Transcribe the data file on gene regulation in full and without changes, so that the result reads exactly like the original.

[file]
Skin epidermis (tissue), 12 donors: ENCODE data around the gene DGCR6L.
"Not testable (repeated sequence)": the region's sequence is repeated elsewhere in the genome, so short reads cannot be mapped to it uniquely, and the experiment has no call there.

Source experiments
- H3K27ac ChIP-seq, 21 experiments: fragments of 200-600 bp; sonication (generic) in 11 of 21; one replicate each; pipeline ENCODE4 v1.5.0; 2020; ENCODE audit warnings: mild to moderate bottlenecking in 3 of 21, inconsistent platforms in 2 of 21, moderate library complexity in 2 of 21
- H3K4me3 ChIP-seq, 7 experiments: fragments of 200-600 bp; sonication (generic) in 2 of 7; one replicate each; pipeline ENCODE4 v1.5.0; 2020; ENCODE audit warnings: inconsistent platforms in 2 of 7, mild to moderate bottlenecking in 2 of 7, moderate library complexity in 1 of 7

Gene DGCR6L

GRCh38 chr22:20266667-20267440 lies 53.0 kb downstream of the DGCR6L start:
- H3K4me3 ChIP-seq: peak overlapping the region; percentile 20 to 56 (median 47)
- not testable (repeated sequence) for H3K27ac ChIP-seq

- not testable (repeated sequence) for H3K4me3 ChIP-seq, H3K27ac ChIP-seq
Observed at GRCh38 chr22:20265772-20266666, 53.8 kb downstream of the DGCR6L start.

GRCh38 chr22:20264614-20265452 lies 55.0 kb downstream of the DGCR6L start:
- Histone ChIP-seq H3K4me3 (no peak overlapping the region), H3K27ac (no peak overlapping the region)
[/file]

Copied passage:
Skin epidermis (tissue), 12 donors: ENCODE data around the gene DGCR6L.
"Not testable (repeated sequence)": the region's sequence is repeated elsewhere in the genome, so short reads cannot be mapped to it uniquely, and the experiment has no call there.

Source experiments
- H3K27ac ChIP-seq, 21 experiments: fragments of 200-600 bp; sonication (generic) in 11 of 21; one replicate each; pipeline ENCODE4 v1.5.0; 2020; ENCODE audit warnings: mild to moderate bottlenecking in 3 of 21, inconsistent platforms in 2 of 21, moderate library complexity in 2 of 21
- H3K4me3 ChIP-seq, 7 experiments: fragments of 200-600 bp; sonication (generic) in 2 of 7; one replicate each; pipeline ENCODE4 v1.5.0; 2020; ENCODE audit warnings: inconsistent platforms in 2 of 7, mild to moderate bottlenecking in 2 of 7, moderate library complexity in 1 of 7

Gene DGCR6L

GRCh38 chr22:20266667-20267440 lies 53.0 kb downstream of the DGCR6L start:
- H3K4me3 ChIP-seq: peak overlapping the region; percentile 20 to 56 (median 47)
- not testable (repeated sequence) for H3K27ac ChIP-seq

- not testable (repeated sequence) for H3K4me3 ChIP-seq, H3K27ac ChIP-seq
Observed at GRCh38 chr22:20265772-20266666, 53.8 kb downstream of the DGCR6L start.

GRCh38 chr22:20264614-20265452 lies 55.0 kb downstream of the DGCR6L start:
- Histone ChIP-seq H3K4me3 (no peak overlapping the region), H3K27ac (no peak overlapping the region)